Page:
Setting Stator Wind Depth The Paper Cp Test

Permanentmagnet Paper clip

No need to over complicate this process Take one permanent magnet, and one paperclip Place on smooth surface, and push paper clip towards pm Note distance at which paper clip flies into face of magnet Repeat to verify test result Your stator winding depth is now set

Mr Adams refers to using batteries to 'tune,' his motor at low voltage (9-12v), before taking his motor up to the 120v or 240v range, which is where the real action happens. No exact guidance is given on how to do this however. Now I have built my motor, I have found a very simple way to tune an Adams motor. Basically you just put your finger on the power transistor. It is that simple. With tuning I have found you can always eliminate the heat from the transistor. Now, that may mean closing the air gap, increasing rotor stability, rewiring the stator, or improving the timing circuit, etc. Whatever. I am just pointing out that having assembled something, you should expect to spend 3/4 nights, or more, fiddling with it to get best results. Only when you have built, detested (sic), shaken down, and tuned a basic 1 / 2 stator 'soft,' design, should you move onto something harder with more poles, stronger magnets and so on.

'It was in the switch closure, the very instant of closure and break, which thrust the effect out into space' -

Nikola Tesla

Yes. I have seen no evidence whatsoever with my motor that there are any 'difficult' rpms. At 12v it runs smooth, fast, and stone cold. The dynamic pulse duration optimization my motor delivers by timing directly off the faces of the magnets must help in this respect. It 'wants' to go as fast as possible, and seems much 'happier,' and indeed colder, at higher speeds than lower speeds. This is in line with statements made by Tesla and others on the properties of cold current, where short pulses (read high rpms) are to be preferred.

The nails need to be sensibly picked. What I mean is too large and a ferrite / ceramic magnet can not permeate them properly and the rotor gets 'stuck' in register, too small, and the initial attraction of the magnet to the nail head is too weak. BALANCE. Basically you need to buy 3/4 packs of suitable looking nails and play around. My nails were carefully picked with these design parameters in mind. I observed with simple hand experiments that the 125mms tended to get 'stuck' in front of magnet faces, the 75 mms offered less initial rotor attraction, so that basically left me with the 100mm long 8.5mm head nails, because they offered all the qualities I was looking for. Excellent rotor magnet initial attraction, easy demagnetization, with no 'stuck' in register problem. Everything I wanted. Basically, about 3/8" head diameter is a good size to pair up with 6/8" ceramic magnets, combined with a 12v pulse. I also used nails with a sloping transition from body to head, and NOT straight right angle. I figured this would make flux passage from nail body to head easier. Lightly sanding down the nail head is probably not a bad idea either. I also used mild / bright / soft steel nails because of the reduced carbon content and improved magnetic conduction properties. All these little things add up, take every tiny optimization you can.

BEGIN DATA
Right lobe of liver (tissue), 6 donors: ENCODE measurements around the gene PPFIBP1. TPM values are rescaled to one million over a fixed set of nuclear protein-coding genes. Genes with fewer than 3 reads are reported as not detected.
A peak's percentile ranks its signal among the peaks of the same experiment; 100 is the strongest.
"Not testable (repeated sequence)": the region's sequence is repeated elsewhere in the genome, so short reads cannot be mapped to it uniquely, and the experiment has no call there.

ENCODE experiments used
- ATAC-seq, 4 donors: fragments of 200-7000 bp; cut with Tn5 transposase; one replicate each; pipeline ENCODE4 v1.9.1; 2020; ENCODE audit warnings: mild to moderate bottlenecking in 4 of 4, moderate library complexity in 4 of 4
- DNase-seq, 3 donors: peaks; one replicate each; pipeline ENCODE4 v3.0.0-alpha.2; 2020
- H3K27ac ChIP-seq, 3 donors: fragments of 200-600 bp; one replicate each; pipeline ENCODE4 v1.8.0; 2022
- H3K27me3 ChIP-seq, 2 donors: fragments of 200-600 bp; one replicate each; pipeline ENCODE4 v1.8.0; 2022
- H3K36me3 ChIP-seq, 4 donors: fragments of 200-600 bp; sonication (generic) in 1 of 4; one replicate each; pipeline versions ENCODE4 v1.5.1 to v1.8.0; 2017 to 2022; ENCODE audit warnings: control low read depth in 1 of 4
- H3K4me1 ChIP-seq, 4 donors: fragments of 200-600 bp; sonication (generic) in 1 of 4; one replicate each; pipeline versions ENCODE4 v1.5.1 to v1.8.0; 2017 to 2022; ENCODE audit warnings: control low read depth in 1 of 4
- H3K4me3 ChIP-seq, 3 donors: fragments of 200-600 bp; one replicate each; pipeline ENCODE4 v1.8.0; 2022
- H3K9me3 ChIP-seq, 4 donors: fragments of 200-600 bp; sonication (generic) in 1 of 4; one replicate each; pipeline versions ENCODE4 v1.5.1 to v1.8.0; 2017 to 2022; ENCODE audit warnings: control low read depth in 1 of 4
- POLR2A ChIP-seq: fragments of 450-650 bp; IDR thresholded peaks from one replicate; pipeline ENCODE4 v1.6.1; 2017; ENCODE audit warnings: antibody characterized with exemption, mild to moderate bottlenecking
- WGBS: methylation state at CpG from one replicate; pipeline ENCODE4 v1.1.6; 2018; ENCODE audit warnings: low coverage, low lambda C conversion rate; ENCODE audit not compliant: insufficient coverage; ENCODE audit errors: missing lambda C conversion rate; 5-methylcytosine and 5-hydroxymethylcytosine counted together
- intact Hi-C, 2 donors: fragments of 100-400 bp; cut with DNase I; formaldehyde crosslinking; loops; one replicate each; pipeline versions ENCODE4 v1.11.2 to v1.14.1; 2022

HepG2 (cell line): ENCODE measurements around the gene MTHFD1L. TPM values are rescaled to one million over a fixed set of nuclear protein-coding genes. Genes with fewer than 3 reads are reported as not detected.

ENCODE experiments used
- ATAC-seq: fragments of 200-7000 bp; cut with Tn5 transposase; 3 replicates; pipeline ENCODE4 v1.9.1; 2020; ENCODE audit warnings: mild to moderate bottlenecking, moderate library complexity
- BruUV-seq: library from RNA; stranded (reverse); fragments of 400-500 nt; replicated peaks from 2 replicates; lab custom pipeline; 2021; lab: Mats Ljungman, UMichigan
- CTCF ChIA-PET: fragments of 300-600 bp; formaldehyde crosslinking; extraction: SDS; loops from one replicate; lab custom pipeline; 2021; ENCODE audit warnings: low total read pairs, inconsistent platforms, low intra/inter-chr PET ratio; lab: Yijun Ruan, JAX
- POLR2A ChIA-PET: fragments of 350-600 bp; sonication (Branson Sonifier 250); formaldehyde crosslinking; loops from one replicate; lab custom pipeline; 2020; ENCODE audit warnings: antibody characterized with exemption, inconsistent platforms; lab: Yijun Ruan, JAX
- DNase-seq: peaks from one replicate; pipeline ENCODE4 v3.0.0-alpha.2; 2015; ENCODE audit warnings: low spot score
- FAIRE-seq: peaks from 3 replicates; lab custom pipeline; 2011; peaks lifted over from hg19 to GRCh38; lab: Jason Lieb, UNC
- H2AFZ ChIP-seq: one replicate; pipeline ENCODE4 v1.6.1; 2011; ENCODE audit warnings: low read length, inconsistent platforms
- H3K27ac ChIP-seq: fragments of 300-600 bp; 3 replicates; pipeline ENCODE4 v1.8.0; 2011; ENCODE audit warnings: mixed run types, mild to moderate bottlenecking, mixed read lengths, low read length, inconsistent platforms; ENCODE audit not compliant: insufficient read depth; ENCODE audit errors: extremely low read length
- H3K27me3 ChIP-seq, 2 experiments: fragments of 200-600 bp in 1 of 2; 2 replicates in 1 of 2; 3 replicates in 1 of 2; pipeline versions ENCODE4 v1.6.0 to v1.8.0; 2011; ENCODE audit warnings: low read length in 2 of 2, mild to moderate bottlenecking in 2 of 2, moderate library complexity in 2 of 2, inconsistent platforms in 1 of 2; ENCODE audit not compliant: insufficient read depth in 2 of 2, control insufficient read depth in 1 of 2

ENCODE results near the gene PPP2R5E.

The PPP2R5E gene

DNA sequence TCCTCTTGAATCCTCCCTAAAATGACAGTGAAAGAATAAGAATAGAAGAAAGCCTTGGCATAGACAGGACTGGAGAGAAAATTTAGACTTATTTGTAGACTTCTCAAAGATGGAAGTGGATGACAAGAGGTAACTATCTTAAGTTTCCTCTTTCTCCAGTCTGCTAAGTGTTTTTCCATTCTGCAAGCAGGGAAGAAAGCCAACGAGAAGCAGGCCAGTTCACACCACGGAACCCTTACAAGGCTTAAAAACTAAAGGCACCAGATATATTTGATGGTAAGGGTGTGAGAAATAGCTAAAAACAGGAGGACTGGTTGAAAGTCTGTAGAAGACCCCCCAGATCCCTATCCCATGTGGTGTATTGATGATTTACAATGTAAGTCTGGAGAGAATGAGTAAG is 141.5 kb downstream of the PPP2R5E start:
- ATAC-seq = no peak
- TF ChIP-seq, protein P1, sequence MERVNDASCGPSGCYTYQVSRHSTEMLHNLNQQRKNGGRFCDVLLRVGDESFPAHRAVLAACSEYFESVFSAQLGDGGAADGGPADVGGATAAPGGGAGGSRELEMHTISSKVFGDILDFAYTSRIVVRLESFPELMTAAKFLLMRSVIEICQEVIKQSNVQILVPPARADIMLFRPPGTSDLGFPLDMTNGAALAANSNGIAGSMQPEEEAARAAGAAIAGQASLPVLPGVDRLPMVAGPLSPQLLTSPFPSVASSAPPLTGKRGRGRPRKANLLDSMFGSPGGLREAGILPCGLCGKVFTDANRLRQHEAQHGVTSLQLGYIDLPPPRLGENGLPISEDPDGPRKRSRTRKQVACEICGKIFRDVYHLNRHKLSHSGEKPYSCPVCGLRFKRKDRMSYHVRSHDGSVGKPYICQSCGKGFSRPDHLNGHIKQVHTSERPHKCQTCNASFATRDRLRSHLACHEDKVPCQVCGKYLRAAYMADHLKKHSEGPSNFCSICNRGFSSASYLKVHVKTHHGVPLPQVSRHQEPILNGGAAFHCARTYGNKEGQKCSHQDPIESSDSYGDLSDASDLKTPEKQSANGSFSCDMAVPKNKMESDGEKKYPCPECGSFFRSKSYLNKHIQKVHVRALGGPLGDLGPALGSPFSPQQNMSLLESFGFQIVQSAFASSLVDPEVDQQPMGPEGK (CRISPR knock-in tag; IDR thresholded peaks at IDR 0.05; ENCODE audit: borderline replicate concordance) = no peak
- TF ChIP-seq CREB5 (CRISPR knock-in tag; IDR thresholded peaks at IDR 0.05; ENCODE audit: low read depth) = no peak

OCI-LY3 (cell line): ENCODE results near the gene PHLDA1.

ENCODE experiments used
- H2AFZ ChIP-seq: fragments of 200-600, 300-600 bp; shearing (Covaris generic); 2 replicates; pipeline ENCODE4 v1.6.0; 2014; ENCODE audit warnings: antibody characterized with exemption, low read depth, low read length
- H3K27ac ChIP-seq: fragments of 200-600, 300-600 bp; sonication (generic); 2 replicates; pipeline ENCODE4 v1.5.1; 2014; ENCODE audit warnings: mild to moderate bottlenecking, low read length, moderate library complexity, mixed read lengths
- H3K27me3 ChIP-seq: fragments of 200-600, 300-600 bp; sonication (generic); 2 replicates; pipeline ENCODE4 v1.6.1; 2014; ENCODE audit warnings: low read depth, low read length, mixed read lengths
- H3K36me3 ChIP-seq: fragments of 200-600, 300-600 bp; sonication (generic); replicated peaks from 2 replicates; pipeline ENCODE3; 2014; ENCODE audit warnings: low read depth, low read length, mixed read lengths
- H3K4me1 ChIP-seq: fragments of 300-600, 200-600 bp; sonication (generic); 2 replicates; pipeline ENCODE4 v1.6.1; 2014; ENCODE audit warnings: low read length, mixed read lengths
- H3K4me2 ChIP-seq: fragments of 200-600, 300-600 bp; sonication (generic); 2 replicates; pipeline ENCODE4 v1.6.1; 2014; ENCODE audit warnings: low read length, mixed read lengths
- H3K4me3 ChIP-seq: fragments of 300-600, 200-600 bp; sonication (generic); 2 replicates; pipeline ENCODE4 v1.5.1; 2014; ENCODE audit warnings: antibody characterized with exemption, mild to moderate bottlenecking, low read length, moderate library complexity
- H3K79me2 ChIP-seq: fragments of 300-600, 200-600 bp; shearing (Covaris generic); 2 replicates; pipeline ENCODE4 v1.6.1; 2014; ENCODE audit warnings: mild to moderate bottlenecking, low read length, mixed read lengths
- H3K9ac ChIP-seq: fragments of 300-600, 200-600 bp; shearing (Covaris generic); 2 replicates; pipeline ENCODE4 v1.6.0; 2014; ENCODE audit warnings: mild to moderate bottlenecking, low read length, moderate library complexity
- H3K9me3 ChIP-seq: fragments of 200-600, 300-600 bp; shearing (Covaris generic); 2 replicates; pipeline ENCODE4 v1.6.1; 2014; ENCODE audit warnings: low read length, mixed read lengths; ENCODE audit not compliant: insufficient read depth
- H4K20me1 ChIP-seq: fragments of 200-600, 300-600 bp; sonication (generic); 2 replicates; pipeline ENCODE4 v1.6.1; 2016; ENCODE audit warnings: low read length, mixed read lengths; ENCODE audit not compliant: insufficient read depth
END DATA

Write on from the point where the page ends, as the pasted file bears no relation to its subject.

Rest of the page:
Tesla Switch

'It was in the switch closure, the very instant of closure and break, which thrust the effect out into space' -

Nikola Tesla

Alternative Energy

Alternative Energy

It seems like the efforts to find the best alternative energy sources are seriously being looked into by lots of countries including most US cities. One proof is the signing of the Kyoto Treaty. The main aim of the concerned group and individuals is to lessen the greenhouse gases and pollutants.

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